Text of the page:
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    [post_content] => Hello, Namaste!

We received a call and update this evening from the group.  They have completed day 6 of their trek and tomorrow will make it to a bazaar for resupply before heading up the Rowaling Valley.  The students are doing well - enjoying the terrain, giving classes to one another and learning a lot about rural Nepal.

We expect to hear from them in another few days and will keep everyone posted.
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SPRING: HIMALAYAN STUDIES B

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6 days into trek

Shannon Harriman,SPRING: HIMALAYAN STUDIES B

Description

Hello, Namaste! We received a call and update this evening from the group.  They have completed day 6 of their trek and tomorrow will make it to a bazaar for resupply before heading up the Rowaling Valley.  The students are doing well – enjoying the terrain, giving classes to one another and learning a lot […]

Posted On

04/14/17

Author

Shannon Harriman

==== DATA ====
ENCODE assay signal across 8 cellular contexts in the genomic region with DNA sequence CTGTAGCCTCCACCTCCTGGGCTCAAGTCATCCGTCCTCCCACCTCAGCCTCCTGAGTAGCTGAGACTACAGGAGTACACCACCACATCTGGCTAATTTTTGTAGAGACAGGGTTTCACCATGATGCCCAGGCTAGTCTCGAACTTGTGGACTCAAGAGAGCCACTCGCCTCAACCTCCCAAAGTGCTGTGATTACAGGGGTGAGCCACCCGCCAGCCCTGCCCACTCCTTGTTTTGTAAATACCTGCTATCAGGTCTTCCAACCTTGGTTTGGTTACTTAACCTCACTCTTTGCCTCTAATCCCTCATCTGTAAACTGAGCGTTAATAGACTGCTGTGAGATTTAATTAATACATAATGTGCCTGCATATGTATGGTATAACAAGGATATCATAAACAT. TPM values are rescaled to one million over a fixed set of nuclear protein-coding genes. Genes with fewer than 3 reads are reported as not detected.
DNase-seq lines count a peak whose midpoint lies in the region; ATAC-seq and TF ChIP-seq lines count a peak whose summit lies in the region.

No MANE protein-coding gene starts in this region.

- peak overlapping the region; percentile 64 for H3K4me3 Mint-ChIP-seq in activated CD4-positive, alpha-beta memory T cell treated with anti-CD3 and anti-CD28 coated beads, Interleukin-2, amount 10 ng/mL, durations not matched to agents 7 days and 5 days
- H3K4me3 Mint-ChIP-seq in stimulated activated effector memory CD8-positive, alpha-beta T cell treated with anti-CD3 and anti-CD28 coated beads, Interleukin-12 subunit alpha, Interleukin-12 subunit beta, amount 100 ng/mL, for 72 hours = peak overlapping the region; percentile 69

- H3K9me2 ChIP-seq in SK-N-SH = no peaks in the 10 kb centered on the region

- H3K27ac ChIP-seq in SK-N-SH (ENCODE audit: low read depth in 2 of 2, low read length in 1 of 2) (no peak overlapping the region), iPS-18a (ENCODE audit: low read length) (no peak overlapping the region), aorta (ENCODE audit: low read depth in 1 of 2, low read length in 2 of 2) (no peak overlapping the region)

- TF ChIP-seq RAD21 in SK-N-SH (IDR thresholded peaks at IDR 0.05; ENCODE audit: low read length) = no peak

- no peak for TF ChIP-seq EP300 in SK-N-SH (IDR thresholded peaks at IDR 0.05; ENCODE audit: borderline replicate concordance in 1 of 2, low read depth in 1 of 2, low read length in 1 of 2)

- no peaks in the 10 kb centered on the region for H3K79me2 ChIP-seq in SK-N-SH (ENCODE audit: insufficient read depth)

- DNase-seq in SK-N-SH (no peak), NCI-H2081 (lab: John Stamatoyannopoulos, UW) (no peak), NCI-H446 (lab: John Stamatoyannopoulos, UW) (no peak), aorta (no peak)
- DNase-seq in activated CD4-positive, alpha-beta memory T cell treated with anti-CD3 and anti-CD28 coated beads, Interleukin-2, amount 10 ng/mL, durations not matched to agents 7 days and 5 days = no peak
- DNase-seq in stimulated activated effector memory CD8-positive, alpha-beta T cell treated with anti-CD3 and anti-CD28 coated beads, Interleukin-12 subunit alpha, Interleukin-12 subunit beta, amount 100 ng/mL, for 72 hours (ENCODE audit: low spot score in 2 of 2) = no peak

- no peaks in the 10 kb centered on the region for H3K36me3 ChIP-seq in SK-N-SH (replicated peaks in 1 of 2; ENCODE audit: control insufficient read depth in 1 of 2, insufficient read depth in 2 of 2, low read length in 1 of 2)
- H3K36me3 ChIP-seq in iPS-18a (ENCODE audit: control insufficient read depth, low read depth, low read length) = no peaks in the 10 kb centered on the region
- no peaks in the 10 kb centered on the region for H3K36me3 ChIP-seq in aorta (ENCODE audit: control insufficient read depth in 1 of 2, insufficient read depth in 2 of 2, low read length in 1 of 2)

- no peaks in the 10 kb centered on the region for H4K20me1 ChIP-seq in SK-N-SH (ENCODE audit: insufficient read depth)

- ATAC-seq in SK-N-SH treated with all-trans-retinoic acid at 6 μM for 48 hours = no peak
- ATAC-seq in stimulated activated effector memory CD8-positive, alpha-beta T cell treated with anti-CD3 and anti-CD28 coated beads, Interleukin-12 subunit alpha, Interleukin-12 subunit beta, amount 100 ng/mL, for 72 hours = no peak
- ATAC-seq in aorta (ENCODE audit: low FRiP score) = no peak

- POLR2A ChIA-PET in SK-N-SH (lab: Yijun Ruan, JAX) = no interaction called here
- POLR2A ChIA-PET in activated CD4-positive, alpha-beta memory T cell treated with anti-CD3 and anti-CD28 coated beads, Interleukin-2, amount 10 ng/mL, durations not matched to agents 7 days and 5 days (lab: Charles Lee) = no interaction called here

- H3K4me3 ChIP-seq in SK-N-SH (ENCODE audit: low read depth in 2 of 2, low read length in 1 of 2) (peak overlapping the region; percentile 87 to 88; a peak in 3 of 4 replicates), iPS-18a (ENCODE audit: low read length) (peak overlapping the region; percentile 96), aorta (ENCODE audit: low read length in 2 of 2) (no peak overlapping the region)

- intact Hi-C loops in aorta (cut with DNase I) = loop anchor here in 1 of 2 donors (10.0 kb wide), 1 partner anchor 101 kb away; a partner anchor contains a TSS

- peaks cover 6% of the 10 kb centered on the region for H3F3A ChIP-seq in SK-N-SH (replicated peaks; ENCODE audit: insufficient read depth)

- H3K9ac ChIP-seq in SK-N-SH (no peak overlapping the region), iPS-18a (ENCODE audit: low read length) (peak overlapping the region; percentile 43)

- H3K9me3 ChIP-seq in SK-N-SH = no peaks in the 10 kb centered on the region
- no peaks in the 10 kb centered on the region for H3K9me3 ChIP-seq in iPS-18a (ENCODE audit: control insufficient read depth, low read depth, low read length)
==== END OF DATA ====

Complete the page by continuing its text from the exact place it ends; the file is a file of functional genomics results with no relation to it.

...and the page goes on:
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    [post_content] => After the three hour strut up the mountain, we are greeted by warm smiles and large gatherings of multi-generational Thami people. Because of our fair complexions and funny hiking attire, we receive long looks from groups of children, holding our gaze without the slightest of motion. Staring is not considered rude in Nepali culture as it is in America. At this point in the night, we need headlamps and flashlights to navigate the uneven terrain downward. I am greeted by my Aama, who is holding a two-year old boy with chubby cheeks and a forever runny nose. She is standing by two children, and leads me into a hut like home with hanging dry corn and meat and a fire pit in the center of the floor. This fire is used to cook daal bhat, dhero made from corn, spicy aachar, the seasonal vegetable and the occasional locally sacrificed goat, chicken, or buffalo. My pronunciation could use work as I have to continually repeat "Ma massu khadina" (I don't eat meat) and "ma saakaahari ho" (I am vegetarian). The language barrier is strong, but we survive upon the little Nepali we know, lots of smiling and nodding and attempts to act things out with emphasised hand signals. Thami people are some of the warmest, most generous people you will ever meet, despite the devastation that they faced post earthquake. My Aama always shares her deliciously cooked veggies with her closest neighbour, who happens to be housing Amelia. Amelia's family also returns the favour and the communal meal makes for all the very delicious variety. There are many closely- knit friendships in this community and each and every passer by is welcomed with fresh, warm milk from the goats outside and a seat by the fire. The elderly people are taken care of and always fed by other villagers. Women and children carry hand-woven baskets by their heads to assist the community in rebuilding efforts. Since we are high up the mountain, we are far from ground level society, which makes some resources very scarce. I am learning to be content with few possessions. It is particularly inspiring how a giving community can grow into a flourishing one. I love eating the locally foraged vegetables grown outside our doors. In particular, I enjoy the spirally fern 'ningro' that tastes like saag, but better. Above all, I most appreciate my Aama with her cheerful grin and her mad cooking skills, and the bird-squeezing, wild little boy that reminds me of my dear baby brother, Romeo.Chokati is a land of simplicity: Laughs and time judged by the sun, placed in contrast with diligence and hard work.